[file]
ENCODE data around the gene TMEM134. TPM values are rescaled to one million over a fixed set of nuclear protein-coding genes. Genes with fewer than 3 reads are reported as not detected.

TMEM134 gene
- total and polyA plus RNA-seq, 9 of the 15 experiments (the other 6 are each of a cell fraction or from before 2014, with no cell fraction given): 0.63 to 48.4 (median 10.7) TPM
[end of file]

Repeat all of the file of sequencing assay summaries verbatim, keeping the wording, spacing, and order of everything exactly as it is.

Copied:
ENCODE data around the gene TMEM134. TPM values are rescaled to one million over a fixed set of nuclear protein-coding genes. Genes with fewer than 3 reads are reported as not detected.

TMEM134 gene
- total and polyA plus RNA-seq, 9 of the 15 experiments (the other 6 are each of a cell fraction or from before 2014, with no cell fraction given): 0.63 to 48.4 (median 10.7) TPM